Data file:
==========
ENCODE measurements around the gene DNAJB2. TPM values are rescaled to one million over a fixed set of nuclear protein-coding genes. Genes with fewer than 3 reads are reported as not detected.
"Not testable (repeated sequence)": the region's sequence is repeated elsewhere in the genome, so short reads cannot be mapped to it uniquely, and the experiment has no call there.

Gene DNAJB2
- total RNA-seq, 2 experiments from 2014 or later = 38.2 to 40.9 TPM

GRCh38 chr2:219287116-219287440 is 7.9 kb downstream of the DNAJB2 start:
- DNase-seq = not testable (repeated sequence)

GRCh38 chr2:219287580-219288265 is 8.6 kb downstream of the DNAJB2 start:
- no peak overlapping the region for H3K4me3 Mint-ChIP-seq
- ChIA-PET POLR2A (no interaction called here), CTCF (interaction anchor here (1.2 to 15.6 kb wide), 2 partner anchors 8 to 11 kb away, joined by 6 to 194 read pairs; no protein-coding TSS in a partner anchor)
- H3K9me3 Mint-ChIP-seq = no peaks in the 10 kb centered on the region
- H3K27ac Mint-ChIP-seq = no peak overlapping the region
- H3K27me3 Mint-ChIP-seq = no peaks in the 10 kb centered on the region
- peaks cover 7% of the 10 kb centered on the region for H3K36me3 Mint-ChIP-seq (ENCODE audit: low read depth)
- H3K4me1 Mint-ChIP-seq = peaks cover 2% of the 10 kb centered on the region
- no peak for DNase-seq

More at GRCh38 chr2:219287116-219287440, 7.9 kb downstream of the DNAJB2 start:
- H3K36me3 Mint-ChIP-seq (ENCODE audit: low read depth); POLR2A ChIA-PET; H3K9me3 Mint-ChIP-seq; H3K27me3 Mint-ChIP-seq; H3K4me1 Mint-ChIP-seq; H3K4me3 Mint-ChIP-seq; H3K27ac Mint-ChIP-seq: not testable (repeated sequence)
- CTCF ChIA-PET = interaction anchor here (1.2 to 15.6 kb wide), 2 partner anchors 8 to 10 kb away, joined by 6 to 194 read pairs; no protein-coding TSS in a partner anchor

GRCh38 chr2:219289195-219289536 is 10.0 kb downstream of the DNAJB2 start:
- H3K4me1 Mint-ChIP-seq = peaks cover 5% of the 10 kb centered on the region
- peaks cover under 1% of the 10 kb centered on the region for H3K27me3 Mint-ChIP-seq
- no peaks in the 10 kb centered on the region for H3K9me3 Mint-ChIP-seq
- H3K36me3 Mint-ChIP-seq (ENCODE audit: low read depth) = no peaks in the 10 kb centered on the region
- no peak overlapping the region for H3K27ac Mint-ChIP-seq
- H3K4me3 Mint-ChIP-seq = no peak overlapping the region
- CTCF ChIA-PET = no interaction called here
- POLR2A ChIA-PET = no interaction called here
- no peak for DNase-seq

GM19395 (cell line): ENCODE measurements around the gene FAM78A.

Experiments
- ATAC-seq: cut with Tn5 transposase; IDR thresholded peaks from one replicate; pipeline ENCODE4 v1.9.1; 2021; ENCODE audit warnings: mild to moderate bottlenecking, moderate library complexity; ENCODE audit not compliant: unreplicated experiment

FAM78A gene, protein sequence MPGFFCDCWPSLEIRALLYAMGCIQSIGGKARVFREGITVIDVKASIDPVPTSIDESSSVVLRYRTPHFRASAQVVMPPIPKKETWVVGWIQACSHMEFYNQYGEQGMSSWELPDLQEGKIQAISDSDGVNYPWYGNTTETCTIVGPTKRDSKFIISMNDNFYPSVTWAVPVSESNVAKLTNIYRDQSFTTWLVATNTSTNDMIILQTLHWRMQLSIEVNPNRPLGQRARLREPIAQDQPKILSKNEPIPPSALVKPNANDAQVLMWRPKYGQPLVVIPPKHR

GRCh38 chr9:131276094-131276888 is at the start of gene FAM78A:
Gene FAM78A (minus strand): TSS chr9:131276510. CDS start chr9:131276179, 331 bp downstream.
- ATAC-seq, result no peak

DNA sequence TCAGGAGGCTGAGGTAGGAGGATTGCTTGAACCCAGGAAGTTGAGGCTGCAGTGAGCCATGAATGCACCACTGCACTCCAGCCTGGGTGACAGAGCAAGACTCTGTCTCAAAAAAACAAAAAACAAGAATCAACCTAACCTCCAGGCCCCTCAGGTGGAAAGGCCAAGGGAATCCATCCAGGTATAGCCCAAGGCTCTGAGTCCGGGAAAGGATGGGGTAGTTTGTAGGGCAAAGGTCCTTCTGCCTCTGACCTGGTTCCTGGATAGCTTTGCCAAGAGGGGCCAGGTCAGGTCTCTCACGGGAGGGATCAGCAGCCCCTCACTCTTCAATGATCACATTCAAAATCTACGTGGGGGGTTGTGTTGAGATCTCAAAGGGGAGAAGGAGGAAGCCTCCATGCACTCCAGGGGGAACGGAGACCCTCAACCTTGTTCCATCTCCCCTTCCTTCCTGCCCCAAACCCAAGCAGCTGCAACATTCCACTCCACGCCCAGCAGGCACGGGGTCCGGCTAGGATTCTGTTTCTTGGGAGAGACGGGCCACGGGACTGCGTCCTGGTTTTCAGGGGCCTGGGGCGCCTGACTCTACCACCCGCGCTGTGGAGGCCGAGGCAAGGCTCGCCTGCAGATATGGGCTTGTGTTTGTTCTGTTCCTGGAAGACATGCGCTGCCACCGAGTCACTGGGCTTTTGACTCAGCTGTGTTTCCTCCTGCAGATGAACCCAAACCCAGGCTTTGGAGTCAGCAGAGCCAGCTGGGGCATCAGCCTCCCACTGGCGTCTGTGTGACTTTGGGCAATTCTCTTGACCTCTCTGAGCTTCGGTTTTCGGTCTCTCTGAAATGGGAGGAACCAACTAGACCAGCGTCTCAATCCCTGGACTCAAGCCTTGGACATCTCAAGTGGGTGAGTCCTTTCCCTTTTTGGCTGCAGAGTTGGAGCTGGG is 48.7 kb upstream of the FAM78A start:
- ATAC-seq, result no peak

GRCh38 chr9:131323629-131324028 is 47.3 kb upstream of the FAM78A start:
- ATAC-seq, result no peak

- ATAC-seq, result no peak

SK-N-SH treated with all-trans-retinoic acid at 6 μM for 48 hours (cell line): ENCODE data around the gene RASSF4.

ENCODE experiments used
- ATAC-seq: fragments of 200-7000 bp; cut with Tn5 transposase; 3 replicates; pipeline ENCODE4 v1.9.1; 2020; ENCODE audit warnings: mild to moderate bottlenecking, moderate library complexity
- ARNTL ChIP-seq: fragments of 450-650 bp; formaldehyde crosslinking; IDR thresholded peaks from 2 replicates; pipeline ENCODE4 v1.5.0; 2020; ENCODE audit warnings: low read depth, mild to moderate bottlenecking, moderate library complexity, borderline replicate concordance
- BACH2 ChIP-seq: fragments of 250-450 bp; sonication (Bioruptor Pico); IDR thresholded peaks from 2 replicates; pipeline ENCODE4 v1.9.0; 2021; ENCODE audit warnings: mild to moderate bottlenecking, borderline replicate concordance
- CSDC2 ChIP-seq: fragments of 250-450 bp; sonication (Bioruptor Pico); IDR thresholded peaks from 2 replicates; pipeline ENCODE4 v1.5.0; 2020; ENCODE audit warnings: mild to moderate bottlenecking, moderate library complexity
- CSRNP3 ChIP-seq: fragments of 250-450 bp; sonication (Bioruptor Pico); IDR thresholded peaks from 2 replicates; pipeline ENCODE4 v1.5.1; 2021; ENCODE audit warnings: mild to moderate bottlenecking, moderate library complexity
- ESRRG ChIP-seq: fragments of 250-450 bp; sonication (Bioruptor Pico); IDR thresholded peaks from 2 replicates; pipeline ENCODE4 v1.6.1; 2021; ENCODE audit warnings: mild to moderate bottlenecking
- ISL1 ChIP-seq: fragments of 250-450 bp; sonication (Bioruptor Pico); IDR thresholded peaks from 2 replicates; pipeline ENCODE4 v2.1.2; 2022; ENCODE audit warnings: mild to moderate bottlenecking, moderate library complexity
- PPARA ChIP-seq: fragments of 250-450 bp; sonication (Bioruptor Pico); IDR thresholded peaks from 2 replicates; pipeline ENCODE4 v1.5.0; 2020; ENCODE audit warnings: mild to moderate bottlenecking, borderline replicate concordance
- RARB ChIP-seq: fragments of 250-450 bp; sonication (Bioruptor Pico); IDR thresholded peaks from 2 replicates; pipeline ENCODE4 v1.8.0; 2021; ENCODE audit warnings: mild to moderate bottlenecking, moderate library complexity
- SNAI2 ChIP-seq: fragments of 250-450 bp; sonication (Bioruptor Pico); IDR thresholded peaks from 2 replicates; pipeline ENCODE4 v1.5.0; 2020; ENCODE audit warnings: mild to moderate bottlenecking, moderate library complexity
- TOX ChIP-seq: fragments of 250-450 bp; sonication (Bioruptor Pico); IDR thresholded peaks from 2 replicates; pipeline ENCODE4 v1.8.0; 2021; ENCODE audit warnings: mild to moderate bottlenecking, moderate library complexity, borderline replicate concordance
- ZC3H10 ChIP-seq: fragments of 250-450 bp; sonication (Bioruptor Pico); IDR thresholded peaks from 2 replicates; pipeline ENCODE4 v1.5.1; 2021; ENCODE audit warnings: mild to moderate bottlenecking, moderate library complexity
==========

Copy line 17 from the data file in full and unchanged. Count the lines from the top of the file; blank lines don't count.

- H3K36me3 Mint-ChIP-seq (ENCODE audit: low read depth); POLR2A ChIA-PET; H3K9me3 Mint-ChIP-seq; H3K27me3 Mint-ChIP-seq; H3K4me1 Mint-ChIP-seq; H3K4me3 Mint-ChIP-seq; H3K27ac Mint-ChIP-seq: not testable (repeated sequence)